Calcining Kilns Ceramics / Advanced Materials
Calcination or calcining, refers to a thermal treatment process where inorganic, non-metallic solids (i.e., minerals, ceramic powders) are heated below the melting or fusion point for thermal decomposition, phase transition or for removal of a volatile fraction, including chemically bonded water.
Typical process temperatures are between 800°C and 1300°C. Ceramic engineers define exact calcining process parameters which may include tight thermal profiles for the heating and cooling phase with strict tolerances.
A classic example of the calcining process is the heating of crushed limestone to produce quick-lime, a critical ingredient in cements and concrete. This process was known as far back as the Roman Empire, and may be even older.
Generally, calcining is used to prepare raw materials, either alone or in mixtures, for further processing or for the recovery of base materials from the scrap portions of subsequent processes. Calcining is often a critical preliminary step in the preparation of raw or precursor materials for advanced ceramics compositions.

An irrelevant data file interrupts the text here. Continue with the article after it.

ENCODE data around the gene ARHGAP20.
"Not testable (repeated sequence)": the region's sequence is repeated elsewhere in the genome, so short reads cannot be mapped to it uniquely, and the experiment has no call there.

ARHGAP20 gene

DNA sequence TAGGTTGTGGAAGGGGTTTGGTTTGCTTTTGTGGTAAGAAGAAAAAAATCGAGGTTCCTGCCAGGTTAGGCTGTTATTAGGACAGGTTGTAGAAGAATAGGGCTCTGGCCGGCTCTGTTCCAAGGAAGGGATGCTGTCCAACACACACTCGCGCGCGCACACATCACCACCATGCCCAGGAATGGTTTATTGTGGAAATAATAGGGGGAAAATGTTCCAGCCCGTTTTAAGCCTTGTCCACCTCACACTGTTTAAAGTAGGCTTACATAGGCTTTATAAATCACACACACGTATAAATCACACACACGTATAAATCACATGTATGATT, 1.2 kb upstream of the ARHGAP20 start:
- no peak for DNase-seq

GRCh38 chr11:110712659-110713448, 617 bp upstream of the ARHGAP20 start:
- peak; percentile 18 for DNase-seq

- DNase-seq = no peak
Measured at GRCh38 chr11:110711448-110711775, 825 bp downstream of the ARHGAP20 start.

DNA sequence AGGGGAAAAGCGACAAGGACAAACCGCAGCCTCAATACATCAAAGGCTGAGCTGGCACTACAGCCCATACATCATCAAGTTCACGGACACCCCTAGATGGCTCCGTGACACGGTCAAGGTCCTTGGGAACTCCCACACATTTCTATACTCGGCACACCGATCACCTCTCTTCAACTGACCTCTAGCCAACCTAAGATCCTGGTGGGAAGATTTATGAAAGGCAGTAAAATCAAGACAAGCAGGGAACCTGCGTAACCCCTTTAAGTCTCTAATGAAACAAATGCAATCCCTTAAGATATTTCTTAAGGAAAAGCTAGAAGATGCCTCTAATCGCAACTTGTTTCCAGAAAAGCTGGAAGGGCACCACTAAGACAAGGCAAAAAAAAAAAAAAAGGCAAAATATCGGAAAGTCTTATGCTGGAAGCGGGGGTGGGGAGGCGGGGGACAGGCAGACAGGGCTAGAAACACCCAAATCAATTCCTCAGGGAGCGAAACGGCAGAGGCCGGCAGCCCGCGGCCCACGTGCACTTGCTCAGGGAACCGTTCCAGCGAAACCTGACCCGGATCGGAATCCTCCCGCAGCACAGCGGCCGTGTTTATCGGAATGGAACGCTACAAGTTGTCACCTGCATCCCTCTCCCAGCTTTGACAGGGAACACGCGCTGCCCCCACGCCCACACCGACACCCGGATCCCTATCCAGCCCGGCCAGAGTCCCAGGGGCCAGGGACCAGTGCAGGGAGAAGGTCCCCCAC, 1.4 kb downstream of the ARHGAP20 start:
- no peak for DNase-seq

For many materials applications, calcining continuous furnaces can be directly fuel-fired. In the case of high-purity materials, or when the product would react with the water vapor created by combustion, they are often electrically heated.
Keith Company’s calcining batch furnaces/kilns or continuous furnaces/kilns include:
Contact Keith Company to order calcining batch furnaces or kilns or calcining continuous furnaces or kilns for your application, or to learn more about any of our products.